Steven Murray, HCR’s Cheltenham-based Partner and Head of IP and Technology Disputes, recently met with Andy Bates, Chief Financial Officer at Gloucestershire College, at a local CyNam event. Having just launched our Future Workspaces report on Tackling the UK Skills Shortage, we were keen to discuss the cyber skills gap in further detail with Andy to understand how the higher education sector was addressing these issues.
Steve: Is there an actual skills gap or are there plenty of employable graduates but the industry is seeking to appoint candidates that don’t exist? For example, they are either good with people or good with the tech, just not both. What can the industry, educators and students do to address this?
Andy: The field of cybersecurity has experienced significant growth and seen an increase in demand for skilled professionals across all levels, including entry-level roles. Cybersecurity has become a critical concern for organisations and individuals alike, as cyber threats continue to evolve and pose risks to sensitive data and digital infrastructure.
The rapid digital transformation, increasing reliance on technology, and the rise in cyberattacks have contributed to a shortage of qualified cybersecurity professionals. This shortage has created numerous opportunities for individuals seeking entry-level positions in the field. However, it is important to note that the availability of entry-level cyber roles can vary depending on factors such as location, industry, and market conditions.
Following CyNam’s highly successful event on 9 June which explored the Cyber Skills gap through the lens of three key groups – businesses, providers, and students – one of the areas of considerable interest was the low uptake of entry-level apprenticeships in cyber, particularly with start-ups and SMEs. Due to the high concentration of cyber businesses in the Cheltenham and Gloucester area (11 times the national average) there is strong demand, however, due to the excellent school engagement programmes run by Cyber First, demand from learners is strong. Gloucestershire College receive applications from 20 potential students for every apprenticeship placement advertised with a cyber business.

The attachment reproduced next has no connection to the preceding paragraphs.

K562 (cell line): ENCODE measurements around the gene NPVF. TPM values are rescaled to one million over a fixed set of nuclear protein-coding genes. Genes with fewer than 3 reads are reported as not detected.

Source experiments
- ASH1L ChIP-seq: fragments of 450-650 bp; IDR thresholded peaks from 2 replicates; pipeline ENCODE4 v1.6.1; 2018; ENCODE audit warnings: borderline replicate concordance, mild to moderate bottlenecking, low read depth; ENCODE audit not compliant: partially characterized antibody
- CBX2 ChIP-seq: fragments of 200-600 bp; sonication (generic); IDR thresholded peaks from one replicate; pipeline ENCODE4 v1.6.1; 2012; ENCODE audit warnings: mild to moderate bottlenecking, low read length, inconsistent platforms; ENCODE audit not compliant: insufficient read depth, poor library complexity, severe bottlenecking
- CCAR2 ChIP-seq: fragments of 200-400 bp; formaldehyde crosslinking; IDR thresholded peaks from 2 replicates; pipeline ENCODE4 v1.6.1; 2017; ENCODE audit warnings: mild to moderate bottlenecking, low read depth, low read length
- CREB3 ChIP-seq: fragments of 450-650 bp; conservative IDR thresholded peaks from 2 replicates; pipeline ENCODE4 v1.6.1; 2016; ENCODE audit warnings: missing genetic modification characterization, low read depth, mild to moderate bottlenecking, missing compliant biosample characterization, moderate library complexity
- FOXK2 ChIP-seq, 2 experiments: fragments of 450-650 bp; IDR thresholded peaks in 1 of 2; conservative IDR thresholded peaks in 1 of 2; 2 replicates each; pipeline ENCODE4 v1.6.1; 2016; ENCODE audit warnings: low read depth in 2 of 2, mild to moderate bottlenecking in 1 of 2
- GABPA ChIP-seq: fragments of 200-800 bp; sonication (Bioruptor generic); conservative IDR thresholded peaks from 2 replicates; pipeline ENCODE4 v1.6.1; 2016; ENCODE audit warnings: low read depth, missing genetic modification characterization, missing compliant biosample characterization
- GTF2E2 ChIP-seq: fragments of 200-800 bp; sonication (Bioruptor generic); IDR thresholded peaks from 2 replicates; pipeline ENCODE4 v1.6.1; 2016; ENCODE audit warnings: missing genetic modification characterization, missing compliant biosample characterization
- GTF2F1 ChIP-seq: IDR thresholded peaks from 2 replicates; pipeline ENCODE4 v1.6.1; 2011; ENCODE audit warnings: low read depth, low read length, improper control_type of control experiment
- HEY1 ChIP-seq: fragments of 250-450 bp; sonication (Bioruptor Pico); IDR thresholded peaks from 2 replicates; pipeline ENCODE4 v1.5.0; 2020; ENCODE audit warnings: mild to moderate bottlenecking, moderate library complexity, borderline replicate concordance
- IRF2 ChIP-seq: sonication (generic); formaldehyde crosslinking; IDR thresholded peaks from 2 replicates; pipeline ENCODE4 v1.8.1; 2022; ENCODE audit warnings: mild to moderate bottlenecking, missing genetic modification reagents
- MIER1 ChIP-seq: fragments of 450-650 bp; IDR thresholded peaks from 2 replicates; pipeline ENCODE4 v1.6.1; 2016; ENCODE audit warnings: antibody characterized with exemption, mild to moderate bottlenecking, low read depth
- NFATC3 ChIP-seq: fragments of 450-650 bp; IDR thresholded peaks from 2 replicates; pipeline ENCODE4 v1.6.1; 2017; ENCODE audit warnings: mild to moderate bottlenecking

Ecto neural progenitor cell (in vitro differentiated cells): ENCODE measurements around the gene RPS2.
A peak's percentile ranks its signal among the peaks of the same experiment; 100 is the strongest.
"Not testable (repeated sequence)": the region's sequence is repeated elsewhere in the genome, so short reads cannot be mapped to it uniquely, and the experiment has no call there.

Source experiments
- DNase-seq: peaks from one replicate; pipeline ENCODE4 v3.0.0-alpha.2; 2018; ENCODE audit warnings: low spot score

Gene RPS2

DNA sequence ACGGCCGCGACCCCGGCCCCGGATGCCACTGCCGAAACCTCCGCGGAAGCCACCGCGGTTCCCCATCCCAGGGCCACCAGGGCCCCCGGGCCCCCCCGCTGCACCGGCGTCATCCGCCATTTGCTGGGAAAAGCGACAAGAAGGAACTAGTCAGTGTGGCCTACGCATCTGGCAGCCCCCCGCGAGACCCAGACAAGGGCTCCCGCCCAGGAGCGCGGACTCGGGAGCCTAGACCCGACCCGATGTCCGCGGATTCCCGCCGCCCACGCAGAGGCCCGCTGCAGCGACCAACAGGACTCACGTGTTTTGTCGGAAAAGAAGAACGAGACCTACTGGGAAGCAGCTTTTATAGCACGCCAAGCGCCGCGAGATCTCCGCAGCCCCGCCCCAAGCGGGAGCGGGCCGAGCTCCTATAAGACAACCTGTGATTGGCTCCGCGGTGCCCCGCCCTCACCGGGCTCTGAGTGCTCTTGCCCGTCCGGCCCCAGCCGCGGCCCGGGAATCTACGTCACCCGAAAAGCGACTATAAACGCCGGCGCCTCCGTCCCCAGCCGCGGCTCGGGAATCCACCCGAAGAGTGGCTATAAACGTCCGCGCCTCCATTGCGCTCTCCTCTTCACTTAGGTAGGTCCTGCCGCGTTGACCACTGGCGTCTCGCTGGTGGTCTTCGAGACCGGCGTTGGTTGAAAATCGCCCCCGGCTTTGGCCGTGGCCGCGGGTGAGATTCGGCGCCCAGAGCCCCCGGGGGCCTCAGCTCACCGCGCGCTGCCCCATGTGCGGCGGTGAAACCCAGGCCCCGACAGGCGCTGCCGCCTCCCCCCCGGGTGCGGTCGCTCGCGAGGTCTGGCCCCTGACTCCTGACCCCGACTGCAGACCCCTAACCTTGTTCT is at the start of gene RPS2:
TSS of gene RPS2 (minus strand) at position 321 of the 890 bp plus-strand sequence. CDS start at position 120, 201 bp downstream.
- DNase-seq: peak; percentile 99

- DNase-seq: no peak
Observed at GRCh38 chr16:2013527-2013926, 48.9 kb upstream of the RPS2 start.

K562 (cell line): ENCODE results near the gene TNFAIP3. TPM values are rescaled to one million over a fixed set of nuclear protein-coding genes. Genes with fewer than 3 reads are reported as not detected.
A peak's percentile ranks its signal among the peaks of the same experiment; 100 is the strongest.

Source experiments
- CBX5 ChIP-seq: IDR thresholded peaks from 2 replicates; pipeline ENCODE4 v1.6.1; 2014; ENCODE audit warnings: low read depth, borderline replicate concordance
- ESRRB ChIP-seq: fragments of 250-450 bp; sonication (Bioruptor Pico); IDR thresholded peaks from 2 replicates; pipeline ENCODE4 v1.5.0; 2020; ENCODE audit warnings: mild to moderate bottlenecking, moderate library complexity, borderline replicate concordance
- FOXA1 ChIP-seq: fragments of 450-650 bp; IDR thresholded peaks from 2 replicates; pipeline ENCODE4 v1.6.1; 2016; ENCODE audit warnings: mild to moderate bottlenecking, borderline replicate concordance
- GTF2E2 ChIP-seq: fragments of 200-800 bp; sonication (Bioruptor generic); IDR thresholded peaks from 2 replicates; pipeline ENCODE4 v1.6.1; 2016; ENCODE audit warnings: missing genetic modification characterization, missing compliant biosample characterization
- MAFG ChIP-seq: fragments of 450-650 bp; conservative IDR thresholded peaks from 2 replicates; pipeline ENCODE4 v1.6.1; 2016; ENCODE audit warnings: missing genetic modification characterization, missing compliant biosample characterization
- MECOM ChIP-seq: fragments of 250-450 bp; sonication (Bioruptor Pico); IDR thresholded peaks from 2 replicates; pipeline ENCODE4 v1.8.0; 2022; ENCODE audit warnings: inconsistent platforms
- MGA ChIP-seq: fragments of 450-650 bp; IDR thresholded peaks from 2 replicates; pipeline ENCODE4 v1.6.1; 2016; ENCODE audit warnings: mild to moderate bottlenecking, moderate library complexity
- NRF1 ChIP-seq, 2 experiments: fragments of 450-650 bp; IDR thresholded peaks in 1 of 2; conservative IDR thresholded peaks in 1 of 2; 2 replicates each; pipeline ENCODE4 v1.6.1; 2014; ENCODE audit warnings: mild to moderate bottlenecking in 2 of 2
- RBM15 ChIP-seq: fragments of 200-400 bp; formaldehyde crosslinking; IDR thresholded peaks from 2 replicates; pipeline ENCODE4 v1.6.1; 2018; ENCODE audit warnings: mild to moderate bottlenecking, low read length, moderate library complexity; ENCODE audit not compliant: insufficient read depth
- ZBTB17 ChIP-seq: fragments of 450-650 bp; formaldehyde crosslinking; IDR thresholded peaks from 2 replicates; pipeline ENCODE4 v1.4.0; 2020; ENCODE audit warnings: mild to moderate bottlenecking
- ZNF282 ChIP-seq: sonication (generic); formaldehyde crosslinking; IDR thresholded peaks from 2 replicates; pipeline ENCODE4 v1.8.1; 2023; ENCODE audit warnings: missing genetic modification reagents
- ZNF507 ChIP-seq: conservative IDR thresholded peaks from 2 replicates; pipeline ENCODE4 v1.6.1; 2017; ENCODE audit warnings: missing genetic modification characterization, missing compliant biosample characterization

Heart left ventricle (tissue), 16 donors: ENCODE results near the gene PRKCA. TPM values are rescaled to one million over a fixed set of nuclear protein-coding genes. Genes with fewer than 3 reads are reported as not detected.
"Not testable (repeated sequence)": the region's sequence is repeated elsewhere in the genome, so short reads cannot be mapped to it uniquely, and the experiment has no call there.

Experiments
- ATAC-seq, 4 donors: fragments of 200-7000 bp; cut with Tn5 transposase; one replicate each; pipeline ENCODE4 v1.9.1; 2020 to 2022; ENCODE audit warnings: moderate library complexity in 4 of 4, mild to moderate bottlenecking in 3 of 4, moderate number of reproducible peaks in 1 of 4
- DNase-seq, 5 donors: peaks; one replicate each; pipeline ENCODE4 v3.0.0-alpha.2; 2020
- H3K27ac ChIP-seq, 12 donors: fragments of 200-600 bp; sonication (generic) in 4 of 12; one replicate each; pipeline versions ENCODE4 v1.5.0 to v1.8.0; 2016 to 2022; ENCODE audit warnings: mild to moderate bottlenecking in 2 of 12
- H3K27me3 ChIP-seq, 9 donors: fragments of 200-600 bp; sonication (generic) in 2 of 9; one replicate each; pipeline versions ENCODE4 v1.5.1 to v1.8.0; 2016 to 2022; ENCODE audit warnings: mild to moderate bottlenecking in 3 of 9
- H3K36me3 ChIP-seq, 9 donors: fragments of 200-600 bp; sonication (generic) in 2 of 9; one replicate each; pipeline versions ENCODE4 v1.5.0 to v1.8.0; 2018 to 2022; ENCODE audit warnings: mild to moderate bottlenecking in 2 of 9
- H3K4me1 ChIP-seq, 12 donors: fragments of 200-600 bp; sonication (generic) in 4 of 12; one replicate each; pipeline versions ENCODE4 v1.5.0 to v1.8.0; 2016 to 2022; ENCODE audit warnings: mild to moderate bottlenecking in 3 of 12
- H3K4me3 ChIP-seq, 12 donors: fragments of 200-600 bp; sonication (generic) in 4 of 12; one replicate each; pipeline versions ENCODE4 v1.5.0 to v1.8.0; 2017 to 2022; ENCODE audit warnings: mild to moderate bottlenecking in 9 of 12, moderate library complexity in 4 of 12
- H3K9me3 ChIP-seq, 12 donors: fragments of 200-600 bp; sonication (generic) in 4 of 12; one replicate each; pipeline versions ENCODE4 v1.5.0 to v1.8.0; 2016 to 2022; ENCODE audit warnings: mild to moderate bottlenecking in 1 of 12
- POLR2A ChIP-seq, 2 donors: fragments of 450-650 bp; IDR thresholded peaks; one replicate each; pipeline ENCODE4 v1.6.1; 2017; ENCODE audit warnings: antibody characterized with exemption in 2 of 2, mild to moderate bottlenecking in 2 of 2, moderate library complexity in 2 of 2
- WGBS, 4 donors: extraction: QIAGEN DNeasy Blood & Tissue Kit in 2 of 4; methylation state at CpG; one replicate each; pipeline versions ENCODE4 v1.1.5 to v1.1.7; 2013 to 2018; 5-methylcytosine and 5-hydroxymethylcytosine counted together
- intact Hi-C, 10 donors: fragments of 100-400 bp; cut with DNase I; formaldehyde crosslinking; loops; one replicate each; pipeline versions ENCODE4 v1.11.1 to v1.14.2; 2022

Steve: While many companies are actively working to address the skills shortage in IT and cybersecurity, are they doing enough?
Andy: The efforts and initiatives taken by companies vary based on factors such as industry, size, location, and individual company priorities. However, there are some common practices that many companies in Gloucestershire are already doing to offer entry-level IT and cybersecurity roles:
- Internship programs: Many companies offer internship programs that provide students or recent graduates with hands-on experience and exposure to IT and cybersecurity roles. These programs can serve as a pipeline for entry-level talent, allowing companies to identify and recruit promising individuals
- Apprenticeship programs: Some organisations have specific hiring programs targeting entry-level candidates. These programs may include structured training, mentorship, and development opportunities to help new hires gain the necessary skills and knowledge for IT and cybersecurity roles
- Collaboration with educational institutions: Establishing partnerships with educational institutions, such as universities and colleges, can enable companies to engage with students early on. They can participate in career fairs, provide guest lectures, and offer real-world projects to students, helping them develop relevant skills and increasing the chances of attracting them to entry-level roles
- Clear career paths and growth opportunities: Providing clear career paths and growth opportunities is essential to attract and retain entry-level talent. Companies can establish well-defined job levels, provide mentorship programs, and offer opportunities to work on challenging projects to help individuals progress in their IT and cybersecurity careers
- Diversity and inclusion efforts: Creating an inclusive and diverse work environment can help attract entry-level talent from a wider pool. Companies can actively promote diversity and inclusion in their recruitment efforts, offer mentorship programs for underrepresented groups, and support affinity groups within the organisation.